Cost of transport (COT), defined as the energy spent per unit distance traveled, is often used as a measure of the energy efficiency of movement. However, a dimensionless efficiency measure enables comparison across animal sizes for which the scale of COT is required. The weight of the animal could be the scale to nondimensionalize COT (1, 2), but there is no basis in mechanics to do so. Here, we derive the scaling of COT. To that end, we note that it is frequently assumed that a swimming animal spends energy to overcome drag. The assertion that an animal spends power to overcome drag lacks direct evidence in undulatory propulsion. It is well known that animals swimming at low Reynolds number spend power in producing undulatory kinematics (3⇓–5). Even at finite Reynolds numbers it is believed that swimming animals spend power to produce swimming kinematics (6). In this work we formally show that an undulatory swimmer spends power to produce the undulatory kinematics rather than to overcome drag. This result will be used to obtain the scaling of COT. This scale will be used to nondimensionalize COT, which is the new energy-consumption coefficient proposed here. Our analysis also leads to allometric scalings of different variables.

## Power Spent During Swimming

Swimming animals achieve locomotion through the undulatory kinematics of their body. The undulations of the body are predominantly in a direction lateral to the direction of swimming (7⇓⇓–10). In consequence, we hypothesize that, during steady undulatory swimming, most of the power is spent by a swimming animal to generate movement in the lateral direction *u* is the axial swimming speed. This implies*SI Appendix*, section S2 for derivations, and the sign convention is summarized at the end of this article). Because there is no net external force on a swimming body, **1**, then the hypothesis that all of the net power is spent to undulate laterally would be true. To test this we analyzed data from simulations of steady free-swimming larval zebrafish and black ghost knifefish. The simulations were based on experimentally obtained kinematics and the numerical solutions were validated with experimental data (*SI Appendix*, section S1). We computed each power term in Eq. **1** based on simulations. For the larval zebrafish, we found that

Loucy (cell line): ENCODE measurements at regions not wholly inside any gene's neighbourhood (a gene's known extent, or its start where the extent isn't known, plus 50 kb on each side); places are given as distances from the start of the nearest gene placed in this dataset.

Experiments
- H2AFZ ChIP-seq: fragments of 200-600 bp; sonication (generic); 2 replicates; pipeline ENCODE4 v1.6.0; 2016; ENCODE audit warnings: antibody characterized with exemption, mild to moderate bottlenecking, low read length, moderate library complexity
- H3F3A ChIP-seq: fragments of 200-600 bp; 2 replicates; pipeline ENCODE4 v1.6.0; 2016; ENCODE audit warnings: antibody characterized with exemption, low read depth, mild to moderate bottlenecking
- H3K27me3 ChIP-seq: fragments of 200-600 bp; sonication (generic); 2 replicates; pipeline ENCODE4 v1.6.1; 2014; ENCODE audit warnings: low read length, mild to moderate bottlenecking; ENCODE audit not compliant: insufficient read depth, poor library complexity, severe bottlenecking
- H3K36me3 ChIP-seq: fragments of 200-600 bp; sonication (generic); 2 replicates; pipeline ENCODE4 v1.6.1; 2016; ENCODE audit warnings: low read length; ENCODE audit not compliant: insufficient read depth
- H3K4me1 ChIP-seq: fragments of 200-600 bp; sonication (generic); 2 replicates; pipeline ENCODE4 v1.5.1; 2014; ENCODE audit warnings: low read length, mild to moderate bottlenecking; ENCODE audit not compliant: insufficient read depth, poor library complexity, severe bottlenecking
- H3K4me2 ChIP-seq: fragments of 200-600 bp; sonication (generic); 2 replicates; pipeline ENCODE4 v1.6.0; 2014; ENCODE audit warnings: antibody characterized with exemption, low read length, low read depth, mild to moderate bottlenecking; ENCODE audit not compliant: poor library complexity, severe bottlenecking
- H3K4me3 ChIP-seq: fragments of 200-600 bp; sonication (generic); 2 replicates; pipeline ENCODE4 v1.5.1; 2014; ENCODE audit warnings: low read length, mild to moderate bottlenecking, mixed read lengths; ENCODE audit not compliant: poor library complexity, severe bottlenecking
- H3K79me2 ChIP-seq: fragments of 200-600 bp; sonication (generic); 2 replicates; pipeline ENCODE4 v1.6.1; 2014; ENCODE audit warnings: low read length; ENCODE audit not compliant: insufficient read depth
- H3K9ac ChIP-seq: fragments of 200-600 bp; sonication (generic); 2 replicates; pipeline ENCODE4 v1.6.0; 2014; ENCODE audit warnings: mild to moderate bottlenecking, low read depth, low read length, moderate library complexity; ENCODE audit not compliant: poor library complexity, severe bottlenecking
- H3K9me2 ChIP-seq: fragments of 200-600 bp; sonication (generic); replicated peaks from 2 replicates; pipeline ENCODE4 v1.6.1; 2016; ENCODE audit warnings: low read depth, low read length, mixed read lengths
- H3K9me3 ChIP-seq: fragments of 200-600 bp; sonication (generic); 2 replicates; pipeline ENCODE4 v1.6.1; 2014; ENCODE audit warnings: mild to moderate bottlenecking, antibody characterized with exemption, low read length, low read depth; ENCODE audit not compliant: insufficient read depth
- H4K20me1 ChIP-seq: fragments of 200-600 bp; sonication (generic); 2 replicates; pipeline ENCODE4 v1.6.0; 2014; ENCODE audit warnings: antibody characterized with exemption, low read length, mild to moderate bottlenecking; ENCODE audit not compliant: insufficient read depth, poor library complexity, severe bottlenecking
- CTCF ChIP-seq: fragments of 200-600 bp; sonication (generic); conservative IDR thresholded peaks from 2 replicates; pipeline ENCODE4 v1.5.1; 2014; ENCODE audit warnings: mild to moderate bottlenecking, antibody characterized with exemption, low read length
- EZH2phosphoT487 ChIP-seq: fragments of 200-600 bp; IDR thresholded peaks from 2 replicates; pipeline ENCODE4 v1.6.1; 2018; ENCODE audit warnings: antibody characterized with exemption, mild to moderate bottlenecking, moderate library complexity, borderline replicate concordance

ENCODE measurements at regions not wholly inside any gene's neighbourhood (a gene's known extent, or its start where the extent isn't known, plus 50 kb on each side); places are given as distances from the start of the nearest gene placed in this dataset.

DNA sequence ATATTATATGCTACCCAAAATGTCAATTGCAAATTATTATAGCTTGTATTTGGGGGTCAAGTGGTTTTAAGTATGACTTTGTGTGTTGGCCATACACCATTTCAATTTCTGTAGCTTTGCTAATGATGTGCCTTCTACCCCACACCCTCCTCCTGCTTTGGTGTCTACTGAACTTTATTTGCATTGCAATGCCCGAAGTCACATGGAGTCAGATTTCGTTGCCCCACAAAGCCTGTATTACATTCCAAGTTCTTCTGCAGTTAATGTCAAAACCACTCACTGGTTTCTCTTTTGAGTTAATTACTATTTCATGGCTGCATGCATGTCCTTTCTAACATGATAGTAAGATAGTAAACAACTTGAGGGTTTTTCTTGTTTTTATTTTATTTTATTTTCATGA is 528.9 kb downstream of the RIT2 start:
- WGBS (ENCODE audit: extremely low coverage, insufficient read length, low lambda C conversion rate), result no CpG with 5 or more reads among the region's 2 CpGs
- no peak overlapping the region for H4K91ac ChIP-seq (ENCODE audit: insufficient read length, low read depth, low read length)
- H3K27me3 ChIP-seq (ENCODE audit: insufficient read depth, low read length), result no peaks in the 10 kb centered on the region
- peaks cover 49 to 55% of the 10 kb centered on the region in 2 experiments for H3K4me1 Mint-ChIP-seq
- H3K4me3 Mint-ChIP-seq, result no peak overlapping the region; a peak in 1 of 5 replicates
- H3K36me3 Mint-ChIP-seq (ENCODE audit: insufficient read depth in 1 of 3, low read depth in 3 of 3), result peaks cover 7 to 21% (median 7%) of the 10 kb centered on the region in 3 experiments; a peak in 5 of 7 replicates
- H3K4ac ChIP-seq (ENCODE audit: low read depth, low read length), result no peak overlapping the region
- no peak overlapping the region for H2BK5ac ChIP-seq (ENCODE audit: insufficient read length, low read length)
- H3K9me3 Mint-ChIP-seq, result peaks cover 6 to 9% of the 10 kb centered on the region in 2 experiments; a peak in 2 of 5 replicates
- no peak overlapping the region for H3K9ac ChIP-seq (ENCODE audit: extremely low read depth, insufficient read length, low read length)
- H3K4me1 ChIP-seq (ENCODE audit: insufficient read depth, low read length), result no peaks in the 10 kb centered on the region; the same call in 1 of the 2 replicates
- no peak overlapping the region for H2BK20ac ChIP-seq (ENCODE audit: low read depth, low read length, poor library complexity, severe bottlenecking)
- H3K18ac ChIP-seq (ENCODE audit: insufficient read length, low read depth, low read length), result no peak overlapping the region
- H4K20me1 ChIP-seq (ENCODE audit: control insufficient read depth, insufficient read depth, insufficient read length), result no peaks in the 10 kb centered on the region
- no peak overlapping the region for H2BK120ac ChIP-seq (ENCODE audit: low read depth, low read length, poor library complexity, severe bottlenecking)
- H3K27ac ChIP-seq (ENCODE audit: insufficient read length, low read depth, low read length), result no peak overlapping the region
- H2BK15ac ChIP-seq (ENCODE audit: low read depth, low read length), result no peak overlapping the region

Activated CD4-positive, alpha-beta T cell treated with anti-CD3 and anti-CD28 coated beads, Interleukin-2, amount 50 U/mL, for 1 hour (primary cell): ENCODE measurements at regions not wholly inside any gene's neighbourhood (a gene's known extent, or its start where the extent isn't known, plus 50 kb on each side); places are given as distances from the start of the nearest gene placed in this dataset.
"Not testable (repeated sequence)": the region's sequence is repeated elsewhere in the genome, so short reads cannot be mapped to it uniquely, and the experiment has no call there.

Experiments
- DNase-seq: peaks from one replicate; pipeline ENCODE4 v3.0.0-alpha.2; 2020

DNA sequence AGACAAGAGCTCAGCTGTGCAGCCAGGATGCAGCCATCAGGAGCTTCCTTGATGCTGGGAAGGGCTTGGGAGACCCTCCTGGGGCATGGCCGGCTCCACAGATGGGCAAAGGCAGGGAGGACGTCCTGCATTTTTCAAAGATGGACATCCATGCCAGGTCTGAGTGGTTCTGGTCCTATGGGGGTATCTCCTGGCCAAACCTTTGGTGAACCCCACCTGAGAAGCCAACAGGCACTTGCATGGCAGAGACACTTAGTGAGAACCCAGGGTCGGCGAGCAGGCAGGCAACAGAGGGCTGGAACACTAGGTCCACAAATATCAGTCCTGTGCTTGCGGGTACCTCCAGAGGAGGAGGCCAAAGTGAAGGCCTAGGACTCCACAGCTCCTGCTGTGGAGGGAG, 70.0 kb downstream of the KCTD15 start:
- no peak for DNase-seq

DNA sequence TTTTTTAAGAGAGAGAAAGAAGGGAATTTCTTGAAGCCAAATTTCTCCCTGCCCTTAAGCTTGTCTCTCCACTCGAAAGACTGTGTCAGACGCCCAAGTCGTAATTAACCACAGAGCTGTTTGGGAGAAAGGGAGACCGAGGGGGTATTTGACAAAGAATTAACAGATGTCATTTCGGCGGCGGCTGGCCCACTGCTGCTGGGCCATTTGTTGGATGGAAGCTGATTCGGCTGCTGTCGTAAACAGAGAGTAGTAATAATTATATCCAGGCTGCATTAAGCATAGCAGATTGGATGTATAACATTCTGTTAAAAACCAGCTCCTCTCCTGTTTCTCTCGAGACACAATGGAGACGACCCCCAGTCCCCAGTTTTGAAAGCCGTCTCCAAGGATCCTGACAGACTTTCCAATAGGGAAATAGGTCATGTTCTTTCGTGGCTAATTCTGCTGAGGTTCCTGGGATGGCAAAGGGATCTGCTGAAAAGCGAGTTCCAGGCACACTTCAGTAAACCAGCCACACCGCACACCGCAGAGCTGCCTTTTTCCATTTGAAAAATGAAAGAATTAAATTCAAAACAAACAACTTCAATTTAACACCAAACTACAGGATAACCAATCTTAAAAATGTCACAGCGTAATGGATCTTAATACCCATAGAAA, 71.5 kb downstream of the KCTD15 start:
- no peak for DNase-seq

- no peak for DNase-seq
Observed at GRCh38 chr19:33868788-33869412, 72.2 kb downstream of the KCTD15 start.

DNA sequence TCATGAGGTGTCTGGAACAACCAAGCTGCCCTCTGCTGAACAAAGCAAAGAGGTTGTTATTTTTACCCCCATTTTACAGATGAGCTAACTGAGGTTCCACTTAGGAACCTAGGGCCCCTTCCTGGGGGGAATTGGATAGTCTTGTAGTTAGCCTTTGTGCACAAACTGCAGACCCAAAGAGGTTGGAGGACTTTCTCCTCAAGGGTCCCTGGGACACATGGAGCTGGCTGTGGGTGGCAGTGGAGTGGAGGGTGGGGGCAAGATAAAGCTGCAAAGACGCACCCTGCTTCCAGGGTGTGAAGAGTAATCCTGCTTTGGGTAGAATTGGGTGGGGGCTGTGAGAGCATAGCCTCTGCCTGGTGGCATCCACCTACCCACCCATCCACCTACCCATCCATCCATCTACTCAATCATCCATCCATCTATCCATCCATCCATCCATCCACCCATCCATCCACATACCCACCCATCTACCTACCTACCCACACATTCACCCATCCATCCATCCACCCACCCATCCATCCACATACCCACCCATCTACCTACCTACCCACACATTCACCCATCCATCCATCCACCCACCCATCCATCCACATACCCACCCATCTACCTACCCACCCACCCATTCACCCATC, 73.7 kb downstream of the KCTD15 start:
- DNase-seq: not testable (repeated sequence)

Here,

## A Comment on Froude Efficiency

The efficiency of swimming is often quantified by the Froude efficiency (11). It is defined as

## Energy-Consumption Coefficient

Metabolic and mechanical COT are two commonly used definitions of COT; the former is based on the metabolic power and the latter on the mechanical power spent by an animal. Here we focus on the mechanical COT, which is given by

We can choose the wave speed to nondimensionalize the swimming speed: *f* and λ are the frequency and wavelength of undulations, respectively. Note that using the body size or length *L* as the length scale would not fundamentally affect our results or the rationale for scaling. We choose λ because it is associated with the wave speed of undulations.